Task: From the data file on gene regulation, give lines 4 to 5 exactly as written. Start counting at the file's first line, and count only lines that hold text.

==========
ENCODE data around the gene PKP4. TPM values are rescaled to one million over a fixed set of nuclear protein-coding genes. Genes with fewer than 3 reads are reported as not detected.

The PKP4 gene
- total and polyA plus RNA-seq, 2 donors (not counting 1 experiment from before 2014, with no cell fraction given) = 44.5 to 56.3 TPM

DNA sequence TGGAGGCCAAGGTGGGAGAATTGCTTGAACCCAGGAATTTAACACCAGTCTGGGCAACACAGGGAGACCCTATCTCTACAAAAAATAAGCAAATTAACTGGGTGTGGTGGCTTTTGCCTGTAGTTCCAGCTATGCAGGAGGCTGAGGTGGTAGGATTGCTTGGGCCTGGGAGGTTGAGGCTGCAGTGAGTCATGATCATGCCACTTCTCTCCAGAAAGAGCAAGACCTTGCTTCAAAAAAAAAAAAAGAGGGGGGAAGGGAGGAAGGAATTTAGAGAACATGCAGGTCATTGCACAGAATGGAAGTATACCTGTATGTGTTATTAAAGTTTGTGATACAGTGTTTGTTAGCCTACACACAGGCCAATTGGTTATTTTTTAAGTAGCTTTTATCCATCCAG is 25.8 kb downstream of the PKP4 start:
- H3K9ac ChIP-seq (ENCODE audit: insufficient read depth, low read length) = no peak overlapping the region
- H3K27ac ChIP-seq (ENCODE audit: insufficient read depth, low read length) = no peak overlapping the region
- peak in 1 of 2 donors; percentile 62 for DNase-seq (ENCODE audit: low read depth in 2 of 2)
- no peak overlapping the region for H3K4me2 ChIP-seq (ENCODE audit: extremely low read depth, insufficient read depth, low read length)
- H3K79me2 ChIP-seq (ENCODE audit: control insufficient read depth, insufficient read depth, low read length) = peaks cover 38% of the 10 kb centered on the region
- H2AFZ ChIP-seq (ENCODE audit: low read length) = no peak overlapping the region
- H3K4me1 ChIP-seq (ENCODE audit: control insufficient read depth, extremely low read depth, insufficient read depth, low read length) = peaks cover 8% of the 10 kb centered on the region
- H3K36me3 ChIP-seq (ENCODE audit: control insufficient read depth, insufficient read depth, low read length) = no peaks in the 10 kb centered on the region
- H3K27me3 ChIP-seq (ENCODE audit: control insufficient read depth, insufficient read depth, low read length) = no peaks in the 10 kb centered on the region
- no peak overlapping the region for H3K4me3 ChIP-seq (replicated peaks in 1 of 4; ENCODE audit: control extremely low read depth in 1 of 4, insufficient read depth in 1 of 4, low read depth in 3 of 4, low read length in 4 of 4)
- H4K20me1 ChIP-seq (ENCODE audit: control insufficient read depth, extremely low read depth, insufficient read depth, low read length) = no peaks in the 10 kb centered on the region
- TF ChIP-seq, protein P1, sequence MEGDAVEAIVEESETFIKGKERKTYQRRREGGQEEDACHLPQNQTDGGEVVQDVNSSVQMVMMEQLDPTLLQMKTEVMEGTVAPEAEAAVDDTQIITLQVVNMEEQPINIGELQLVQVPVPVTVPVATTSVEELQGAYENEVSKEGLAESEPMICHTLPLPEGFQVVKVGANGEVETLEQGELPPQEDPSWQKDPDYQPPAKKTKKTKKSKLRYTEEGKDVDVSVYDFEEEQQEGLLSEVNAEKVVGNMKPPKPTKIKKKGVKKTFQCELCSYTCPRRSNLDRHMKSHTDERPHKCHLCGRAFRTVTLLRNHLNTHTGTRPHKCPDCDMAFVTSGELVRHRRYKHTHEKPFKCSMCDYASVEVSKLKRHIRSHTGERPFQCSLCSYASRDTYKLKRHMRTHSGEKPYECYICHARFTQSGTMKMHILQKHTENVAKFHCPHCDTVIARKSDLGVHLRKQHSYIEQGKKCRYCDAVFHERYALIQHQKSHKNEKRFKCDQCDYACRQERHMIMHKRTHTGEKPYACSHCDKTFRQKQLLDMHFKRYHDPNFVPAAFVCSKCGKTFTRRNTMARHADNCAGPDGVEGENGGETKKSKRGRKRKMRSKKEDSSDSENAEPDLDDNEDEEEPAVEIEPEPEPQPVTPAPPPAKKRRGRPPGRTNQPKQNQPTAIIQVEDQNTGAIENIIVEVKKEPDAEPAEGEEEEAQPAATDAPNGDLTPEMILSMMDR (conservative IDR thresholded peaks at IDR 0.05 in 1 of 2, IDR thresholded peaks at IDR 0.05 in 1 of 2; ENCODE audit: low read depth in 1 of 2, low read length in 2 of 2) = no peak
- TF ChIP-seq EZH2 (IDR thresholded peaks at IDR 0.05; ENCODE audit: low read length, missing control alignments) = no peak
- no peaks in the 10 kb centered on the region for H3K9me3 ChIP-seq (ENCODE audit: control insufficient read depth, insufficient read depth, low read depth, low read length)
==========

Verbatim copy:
DNA sequence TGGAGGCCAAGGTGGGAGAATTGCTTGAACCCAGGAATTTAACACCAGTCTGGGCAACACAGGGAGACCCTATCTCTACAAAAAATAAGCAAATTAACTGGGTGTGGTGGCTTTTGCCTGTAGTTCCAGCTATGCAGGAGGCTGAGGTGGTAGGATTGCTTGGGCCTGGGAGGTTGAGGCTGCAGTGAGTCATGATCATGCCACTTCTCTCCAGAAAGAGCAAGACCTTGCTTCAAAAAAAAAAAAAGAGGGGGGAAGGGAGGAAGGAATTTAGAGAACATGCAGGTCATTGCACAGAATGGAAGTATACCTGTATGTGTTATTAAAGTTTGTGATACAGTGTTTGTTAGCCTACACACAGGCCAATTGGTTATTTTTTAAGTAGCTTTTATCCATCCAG is 25.8 kb downstream of the PKP4 start:
- H3K9ac ChIP-seq (ENCODE audit: insufficient read depth, low read length) = no peak overlapping the region